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cc math what does it all mean?
Posted by: Mark D Schulte (---.hsd1.in.comcast.net)
Date: March 13, 2019 11:14PM

I built a fly rod that was given to me by a friend who lost all information on it. I assumed it was an 8wt because it was labeled 908. that was the only tag on it. I've had it for a while now and no reel. I wanted to make sure it was what I thought so I attempted to use common cents which until now I never have used. I don't quite understand what I'm looking for. My ERN is 5.20 and AA is 45. I get it is a slow action but not sure what the other numbers are for
Help please lol

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Re: cc math what does it all mean?
Posted by: Spencer Phipps (---.hsd1.or.comcast.net)
Date: March 14, 2019 12:22AM

A lot of the older bamboo and glass rods will measure this way, there is no recognized specs for rods, it's all in the eyes of the manufacturer as to what to designate a rod as. You in turn can change the specs to anything you think it should be.

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Re: cc math what does it all mean?
Posted by: Tom Kirkman (Moderator)
Date: March 14, 2019 08:12AM

If you have an ERN of 5.20, then it will be more powerful than rods with ERN's of less than 5.20 and less powerful than rods with ERN's of more than 5.20.

If the AA is 45, it has a faster action than rods with AA's of less than 45, and slower actioned than rods with AA's of greater than 45.

Works just like a tape measure or bathroom scale. Relative numbers denoting action and power. Thank of it in terms of length measurements. If your rod is 9 feet long, it'll be longer than rods that measure less than 9 feet and shorter than rods that measure more than 9 feet. That's all there is to it.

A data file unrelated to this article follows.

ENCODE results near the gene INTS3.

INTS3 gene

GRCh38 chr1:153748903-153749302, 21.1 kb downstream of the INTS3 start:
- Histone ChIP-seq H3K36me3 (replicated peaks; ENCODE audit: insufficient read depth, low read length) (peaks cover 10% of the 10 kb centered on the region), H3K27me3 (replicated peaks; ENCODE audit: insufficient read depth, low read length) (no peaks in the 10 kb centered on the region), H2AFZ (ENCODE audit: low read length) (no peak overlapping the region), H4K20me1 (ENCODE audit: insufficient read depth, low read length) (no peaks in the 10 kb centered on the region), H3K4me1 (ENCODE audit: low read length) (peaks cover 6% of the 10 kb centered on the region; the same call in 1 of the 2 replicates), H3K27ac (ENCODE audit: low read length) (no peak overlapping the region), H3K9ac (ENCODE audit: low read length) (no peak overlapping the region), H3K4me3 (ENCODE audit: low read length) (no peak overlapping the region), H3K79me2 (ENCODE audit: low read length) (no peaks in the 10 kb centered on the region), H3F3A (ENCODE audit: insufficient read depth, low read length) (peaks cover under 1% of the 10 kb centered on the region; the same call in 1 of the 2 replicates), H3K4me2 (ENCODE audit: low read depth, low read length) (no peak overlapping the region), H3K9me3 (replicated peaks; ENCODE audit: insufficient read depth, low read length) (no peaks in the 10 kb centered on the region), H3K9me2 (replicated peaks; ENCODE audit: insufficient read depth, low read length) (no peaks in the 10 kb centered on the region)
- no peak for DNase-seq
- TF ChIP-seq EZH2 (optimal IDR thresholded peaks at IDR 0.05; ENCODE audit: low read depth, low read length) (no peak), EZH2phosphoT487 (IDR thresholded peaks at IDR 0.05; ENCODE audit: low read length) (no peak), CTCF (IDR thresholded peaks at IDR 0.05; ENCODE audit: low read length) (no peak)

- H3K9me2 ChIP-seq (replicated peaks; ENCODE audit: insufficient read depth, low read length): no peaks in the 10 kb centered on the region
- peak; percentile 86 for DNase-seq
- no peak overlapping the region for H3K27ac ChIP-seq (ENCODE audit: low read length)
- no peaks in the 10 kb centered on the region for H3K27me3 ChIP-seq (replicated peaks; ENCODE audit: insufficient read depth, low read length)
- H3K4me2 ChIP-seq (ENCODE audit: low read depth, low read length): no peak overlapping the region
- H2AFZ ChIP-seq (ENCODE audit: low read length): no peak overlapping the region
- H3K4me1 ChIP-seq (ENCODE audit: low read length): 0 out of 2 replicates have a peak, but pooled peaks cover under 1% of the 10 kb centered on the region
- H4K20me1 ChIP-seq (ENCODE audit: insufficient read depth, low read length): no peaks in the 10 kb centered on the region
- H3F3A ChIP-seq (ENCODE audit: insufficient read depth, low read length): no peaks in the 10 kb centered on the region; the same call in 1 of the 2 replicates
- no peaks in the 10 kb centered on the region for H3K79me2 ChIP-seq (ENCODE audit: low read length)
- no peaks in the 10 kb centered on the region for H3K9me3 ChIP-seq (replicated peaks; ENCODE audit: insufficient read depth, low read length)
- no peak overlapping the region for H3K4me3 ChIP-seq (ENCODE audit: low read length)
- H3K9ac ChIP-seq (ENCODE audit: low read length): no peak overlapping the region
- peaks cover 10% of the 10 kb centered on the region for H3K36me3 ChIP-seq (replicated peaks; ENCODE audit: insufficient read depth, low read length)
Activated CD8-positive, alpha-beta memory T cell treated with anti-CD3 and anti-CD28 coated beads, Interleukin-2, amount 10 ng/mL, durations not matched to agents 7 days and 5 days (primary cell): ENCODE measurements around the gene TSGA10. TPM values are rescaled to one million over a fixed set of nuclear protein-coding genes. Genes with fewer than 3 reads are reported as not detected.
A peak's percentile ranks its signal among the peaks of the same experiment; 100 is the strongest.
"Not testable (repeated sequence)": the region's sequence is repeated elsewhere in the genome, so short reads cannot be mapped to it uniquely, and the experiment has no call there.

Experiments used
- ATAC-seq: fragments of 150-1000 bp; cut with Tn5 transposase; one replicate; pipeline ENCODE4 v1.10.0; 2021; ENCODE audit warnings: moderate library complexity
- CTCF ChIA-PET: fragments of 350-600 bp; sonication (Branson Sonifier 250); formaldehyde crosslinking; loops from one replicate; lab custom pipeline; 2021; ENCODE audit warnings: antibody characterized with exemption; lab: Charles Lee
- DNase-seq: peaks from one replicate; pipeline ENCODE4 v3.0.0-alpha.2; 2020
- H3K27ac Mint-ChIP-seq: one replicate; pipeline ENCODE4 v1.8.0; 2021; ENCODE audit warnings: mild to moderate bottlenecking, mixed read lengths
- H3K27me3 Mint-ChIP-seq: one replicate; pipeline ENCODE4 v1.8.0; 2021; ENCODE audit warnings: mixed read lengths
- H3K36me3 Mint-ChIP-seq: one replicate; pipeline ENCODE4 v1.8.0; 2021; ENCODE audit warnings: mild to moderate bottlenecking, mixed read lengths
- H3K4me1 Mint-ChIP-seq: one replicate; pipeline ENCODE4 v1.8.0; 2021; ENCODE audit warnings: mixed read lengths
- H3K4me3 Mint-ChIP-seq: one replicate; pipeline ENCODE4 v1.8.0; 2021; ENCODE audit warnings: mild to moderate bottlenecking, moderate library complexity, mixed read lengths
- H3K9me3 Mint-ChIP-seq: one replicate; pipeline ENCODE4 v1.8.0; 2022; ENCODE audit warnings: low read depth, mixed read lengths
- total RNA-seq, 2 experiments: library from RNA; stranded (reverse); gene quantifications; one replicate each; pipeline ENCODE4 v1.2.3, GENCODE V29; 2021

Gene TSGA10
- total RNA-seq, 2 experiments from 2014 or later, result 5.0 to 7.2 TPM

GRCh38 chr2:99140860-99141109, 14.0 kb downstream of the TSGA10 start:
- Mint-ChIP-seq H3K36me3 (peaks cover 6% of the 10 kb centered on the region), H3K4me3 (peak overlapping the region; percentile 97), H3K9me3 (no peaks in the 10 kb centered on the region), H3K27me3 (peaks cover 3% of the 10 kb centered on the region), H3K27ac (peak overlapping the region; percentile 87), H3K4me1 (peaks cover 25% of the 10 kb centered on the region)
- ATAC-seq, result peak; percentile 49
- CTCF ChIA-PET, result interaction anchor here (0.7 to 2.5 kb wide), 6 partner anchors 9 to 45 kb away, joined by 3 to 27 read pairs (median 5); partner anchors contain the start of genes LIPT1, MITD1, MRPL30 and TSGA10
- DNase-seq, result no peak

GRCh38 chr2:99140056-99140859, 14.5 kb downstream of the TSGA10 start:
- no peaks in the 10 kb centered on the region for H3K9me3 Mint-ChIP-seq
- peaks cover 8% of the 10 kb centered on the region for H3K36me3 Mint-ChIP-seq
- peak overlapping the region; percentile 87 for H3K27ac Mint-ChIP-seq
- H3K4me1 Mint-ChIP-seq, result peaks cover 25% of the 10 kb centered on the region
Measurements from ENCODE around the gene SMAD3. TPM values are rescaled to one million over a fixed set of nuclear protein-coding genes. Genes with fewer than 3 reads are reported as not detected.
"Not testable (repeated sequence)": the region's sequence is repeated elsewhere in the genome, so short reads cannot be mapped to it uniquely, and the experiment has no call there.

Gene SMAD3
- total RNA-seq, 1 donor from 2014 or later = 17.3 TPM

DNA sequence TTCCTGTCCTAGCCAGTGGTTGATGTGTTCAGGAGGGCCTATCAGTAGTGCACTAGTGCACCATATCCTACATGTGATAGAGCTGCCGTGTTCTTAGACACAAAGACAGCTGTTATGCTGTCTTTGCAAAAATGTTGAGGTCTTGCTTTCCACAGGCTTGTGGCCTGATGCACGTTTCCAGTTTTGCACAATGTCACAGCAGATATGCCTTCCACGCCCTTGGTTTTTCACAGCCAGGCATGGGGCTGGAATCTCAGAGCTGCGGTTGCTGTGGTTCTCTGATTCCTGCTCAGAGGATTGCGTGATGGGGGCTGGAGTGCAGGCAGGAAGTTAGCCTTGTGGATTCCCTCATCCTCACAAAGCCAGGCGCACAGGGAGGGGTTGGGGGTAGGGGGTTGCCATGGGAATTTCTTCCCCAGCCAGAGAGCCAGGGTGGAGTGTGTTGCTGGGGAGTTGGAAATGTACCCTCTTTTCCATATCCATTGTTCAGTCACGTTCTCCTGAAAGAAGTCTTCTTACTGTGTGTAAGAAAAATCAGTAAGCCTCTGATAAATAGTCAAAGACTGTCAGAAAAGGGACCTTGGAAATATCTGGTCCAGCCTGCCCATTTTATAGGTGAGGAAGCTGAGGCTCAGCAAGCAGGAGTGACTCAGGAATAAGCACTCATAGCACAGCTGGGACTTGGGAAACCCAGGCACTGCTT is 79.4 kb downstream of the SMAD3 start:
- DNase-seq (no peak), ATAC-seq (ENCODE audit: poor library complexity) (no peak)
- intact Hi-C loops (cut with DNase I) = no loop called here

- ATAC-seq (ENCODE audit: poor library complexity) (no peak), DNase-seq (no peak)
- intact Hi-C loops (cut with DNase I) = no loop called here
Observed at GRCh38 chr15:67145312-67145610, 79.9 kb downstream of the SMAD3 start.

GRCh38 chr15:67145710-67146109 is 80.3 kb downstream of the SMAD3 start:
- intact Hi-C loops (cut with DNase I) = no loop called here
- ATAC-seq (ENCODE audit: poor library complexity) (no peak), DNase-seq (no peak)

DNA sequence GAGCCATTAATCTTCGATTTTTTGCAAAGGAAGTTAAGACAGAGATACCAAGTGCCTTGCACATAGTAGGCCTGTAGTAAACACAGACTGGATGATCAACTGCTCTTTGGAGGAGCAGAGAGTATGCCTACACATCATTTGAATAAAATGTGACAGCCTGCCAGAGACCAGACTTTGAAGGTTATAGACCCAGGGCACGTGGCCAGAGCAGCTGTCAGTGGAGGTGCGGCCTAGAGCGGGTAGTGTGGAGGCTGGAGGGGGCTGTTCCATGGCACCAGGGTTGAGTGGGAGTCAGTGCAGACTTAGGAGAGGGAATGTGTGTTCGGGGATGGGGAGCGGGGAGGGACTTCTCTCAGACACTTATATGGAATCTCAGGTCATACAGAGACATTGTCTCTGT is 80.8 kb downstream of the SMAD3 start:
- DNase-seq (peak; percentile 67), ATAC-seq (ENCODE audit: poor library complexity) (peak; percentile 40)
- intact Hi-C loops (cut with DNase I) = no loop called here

...............

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Re: cc math what does it all mean?
Posted by: Mark D Schulte (---.sub-174-221-150.myvzw.com)
Date: March 14, 2019 09:32AM

Tom, is there math to show if it is indeed an 8wt

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Re: cc math what does it all mean?
Posted by: Tom Kirkman (Moderator)
Date: March 14, 2019 09:58AM

There is no such thing as an "8-weight" rod. Any rod will cast any line at some distance. Lines are rated according to AFTMA standards (mostly) but rods are simply labeled as to what the manufacturer believes they are going to be used for.

................

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Re: cc math what does it all mean?
Posted by: Norman Miller (---.lightspeed.jcsnms.sbcglobal.net)
Date: March 14, 2019 10:46AM

The most common mistake when doing a CCS analysis is not securely anchoring the very end of the butt of the rod. Make sure the rod butt does not pivot when weight is added to the tip. If it does than the IP will be lower and the AA will change. I discovered that I made this mistake and most of my initial reading where lower than they should have been, based on known IP numbers. Securely anchor your butt section so it does not pivot and remeasure. If you get the same number you have a nice 5 wgt. Good results require good technique.

Norm

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Re: cc math what does it all mean?
Posted by: Mark D Schulte (---.sub-174-221-150.myvzw.com)
Date: March 14, 2019 10:52AM

Thanks guys. Norman, I did think about that and did a check and re check to verify. Mainly because I wasnt sure. Next question, can I use a reel specified for 7/8 with a 5wt line. I have a friend willing to give me one but I was under the impression I had a rod for 8wt. Smh. This fly stuff is so different to me. Know one to learn from around my home

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Re: cc math what does it all mean?
Posted by: Norman Miller (---.lightspeed.jcsnms.sbcglobal.net)
Date: March 14, 2019 11:27AM

Sure, if you want to you can add some more backing to fill the spool completely, but not required. The slower action will make it a little easier for you to cast with a nice relaxed casting motion. The slower action is more forgiving of casting technique. A 5 wgt will cast most flies used for trout or panfish, it will not do well with large bulky, and/or heavy flies. You should have fun with it.
Norm

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Re: cc math what does it all mean?
Posted by: Michael Danek (192.183.61.---)
Date: March 14, 2019 01:00PM